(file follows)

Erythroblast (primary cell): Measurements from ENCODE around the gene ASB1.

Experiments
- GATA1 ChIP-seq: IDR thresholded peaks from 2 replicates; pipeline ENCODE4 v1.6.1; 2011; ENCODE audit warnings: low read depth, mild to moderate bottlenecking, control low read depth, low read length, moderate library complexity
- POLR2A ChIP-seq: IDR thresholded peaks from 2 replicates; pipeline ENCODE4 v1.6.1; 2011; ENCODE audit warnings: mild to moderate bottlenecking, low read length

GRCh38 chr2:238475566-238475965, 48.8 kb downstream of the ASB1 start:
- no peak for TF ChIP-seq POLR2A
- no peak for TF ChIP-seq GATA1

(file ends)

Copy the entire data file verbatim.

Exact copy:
Erythroblast (primary cell): Measurements from ENCODE around the gene ASB1.

Experiments
- GATA1 ChIP-seq: IDR thresholded peaks from 2 replicates; pipeline ENCODE4 v1.6.1; 2011; ENCODE audit warnings: low read depth, mild to moderate bottlenecking, control low read depth, low read length, moderate library complexity
- POLR2A ChIP-seq: IDR thresholded peaks from 2 replicates; pipeline ENCODE4 v1.6.1; 2011; ENCODE audit warnings: mild to moderate bottlenecking, low read length

GRCh38 chr2:238475566-238475965, 48.8 kb downstream of the ASB1 start:
- no peak for TF ChIP-seq POLR2A
- no peak for TF ChIP-seq GATA1